As Bank of Japan switches gears, roaring dollar hits the skids


The dollar’s biggest bull run in 40 years may have finally come to a screeching halt, now that the world’s last dovish central bank – the Bank of Japan – has finally relaxed its iron grip on long-term interest rates.

The BOJ shocked markets on Tuesday with a surprise tweak to bond yield control, allowing long-term interest rates to rise more in a move aimed at easing some of the costs of prolonged monetary stimulus.

BOJ Governor Haruhiko Kuroda, who steps down in April, said this was a technical measure aimed at improving the way the bond market works and in no way was a form of monetary tightening.

The timing caught investors off guard, pushing the yen up roughly 4% against the dollar, its largest one-day gain in 24 years. The dollar was last down 3.9% at 131.60 yen. Benchmark Japanese 10-year yields to their highest in seven years – effectively doubling long-term borrowing costs.

The BOJ’s move will likely reduce demand for U.S. Treasuries, analysts said. Japan, the world’s largest non-U.S. holder of U.S. government debt, has reduced its load of Treasuries for the last several months, selling them to defend the yen that at one point lost about 25% of its value against the dollar and as hedging costs have skyrocketed.

The dollar has risen 9% this year, as the Federal Reserve has jacked up interest rates to combat inflation at 40-year highs. It has clocked the most gains against the yen, which has been weighed down by the BOJ’s policy of controlling longer-term yields.

As other central banks, from the Bank of England, to the European Central Bank, and the Reserve Bank of Australia, have raised their own rates, dollar bulls have run out of puff. Against a basket of major currencies, the U.S. currency is heading for its biggest quarterly loss since late 2010. But the dollar could, until now, count on its edge against the yen, to prolong its bull run.

Societe Generale (OTC:SCGLY)’s head of FX strategy Kit Juckes said the dollar’s second-biggest run-up since February 1985 was effectively over.

“However we dress up the world, the Fed is crawling towards the end of its rate-hiking cycle,” he said. “The rate hikes are going to get smaller and smaller and eventually, there will be nothing and that will be the end of that story.”

The close relationship between Japanese monetary policy and U.S. Treasuries adds another twist to the story.

After the BOJ’s decision, U.S. 10-year Treasuries sold off, pushing yields higher by as much as 13 basis points to 3.71%. They were last up 10 bps on the day at 3.691%.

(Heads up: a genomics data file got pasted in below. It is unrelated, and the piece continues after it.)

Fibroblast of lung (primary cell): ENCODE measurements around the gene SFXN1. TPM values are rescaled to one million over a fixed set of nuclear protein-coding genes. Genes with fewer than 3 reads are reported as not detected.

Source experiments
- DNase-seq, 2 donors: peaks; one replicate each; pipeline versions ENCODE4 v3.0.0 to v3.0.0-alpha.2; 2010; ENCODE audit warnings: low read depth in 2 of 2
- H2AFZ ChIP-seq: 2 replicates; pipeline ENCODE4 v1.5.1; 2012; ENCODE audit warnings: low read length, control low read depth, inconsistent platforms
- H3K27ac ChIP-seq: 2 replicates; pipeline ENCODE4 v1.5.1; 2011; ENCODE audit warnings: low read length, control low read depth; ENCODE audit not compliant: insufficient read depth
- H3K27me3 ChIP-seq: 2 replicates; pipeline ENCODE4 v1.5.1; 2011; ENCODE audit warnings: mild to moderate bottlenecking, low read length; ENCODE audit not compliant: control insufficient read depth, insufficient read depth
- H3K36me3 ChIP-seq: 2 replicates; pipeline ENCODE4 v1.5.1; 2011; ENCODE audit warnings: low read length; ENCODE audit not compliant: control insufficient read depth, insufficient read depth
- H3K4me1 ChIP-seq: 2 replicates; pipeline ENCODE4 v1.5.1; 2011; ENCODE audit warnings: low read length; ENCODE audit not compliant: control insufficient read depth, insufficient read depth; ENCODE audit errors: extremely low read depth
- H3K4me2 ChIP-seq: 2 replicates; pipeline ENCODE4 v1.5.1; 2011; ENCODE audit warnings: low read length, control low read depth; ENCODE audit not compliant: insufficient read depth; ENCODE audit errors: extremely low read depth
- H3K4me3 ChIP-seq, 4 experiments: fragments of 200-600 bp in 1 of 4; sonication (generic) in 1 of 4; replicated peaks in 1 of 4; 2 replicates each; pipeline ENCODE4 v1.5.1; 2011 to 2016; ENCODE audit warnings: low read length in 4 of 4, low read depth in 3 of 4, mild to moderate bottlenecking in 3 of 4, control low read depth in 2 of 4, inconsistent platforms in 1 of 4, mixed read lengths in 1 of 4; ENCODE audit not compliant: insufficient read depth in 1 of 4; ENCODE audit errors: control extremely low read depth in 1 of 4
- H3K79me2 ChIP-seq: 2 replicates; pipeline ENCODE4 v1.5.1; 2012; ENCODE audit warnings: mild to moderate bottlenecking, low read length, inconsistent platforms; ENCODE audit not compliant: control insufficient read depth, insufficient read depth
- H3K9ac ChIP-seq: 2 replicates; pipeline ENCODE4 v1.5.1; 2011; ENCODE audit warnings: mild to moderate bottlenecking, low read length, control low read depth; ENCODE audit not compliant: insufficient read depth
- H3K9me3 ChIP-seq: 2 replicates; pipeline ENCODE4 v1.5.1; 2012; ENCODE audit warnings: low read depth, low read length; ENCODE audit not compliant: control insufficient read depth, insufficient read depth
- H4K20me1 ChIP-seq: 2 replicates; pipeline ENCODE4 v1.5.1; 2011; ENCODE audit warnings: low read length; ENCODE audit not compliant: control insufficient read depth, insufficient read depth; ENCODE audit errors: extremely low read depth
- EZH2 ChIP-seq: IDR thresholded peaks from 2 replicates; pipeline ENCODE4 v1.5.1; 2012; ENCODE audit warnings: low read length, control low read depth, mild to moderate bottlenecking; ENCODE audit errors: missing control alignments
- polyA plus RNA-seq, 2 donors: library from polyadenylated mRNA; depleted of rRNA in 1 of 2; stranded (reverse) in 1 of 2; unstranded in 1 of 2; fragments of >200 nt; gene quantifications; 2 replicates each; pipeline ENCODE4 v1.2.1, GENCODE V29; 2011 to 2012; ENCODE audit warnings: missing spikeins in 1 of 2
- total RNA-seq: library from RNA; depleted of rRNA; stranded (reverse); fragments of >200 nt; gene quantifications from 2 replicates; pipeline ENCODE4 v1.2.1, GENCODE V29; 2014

“A further reduction in demand from the world’s largest holder of Treasuries should add to volatility and exacerbate any potential duration sell-off in 2023,” Erik Nelson, macro strategist, at Wells Fargo (NYSE:WFC) Securities, said in a research note.


The surge in front-end rates as well as the dollar’s overall appreciation have pushed hedging costs of holding U.S. fixed-income assets for Japanese investors.

Hedged 10-year Treasuries are now yielding less than -1%, according to data from Adam Cole, currency strategist, RBC Capital Markets, having fallen below the yield of a 10-year JGB earlier this year.

That hasn’t changed with Tuesday’s BOJ move.

“Since Japan is not changing the policy rate, you would still have high hedging costs for Japanese investors buying U.S. dollar fixed-income assets and hedging their currency risk, while … yields on JGBs (Japanese government bonds) and investment grade credit are rising,” said Zachary Griffiths, senior investment grade strategist at CreditSights in Charlotte, North Carolina.

As shorter-dated U.S. Treasury yields have risen – reflecting the belief among investors that the Fed will keep raising rates for the coming months – they have shot above longer-dated ones, which makes it far more expensive to hedge.

This pushes forward currency rates below current, or spot rates, meaning investors that have locked in their dollar exposure – which they need to buy Treasuries – are faced with the prospect of losing out when they eventually swapped those dollars back into yen.

That said, some analysts believe the stress of owning Treasuries is likely “at the margin”, not least because of the sheer size of Japanese investors’ holdings of U.S. debt, analysts said.

“In terms of Japanese investors bringing money home – even if you look on a dollar/yen basis for example, you still get an enormous pickup in U.S. Treasuries if you’re a Japanese investor, before switching back into yen,” Rabobank senior rates strategist Richard Maguire said.

“So I don’t think the maths stack up. I don’t think this sees a wholesale repatriation of Japanese investment back into JGBs, which would be negative for (German) Bunds, (Italian) BTPs and U.S. Treasuries.”

JPMorgan (NYSE:JPM) strategists say high-grade corporate bonds will also feel the pinch, as it fuels global volatility, but there is a silver lining.

“The question will now center on whether the market believes the BoJ that this is simply a technical adjustment or the beginning of a more profound hawkish pivot,” JPMorgan credit strategists Eric Beinstein and Nathaniel Rosenbaum said.

“The latter would imply more rate volatility but also a path to eventual lower hedging costs.”

(This story has been corrected to fix yen milestone as largest daily gain in 24 years, not 34, in paragraph 4.)


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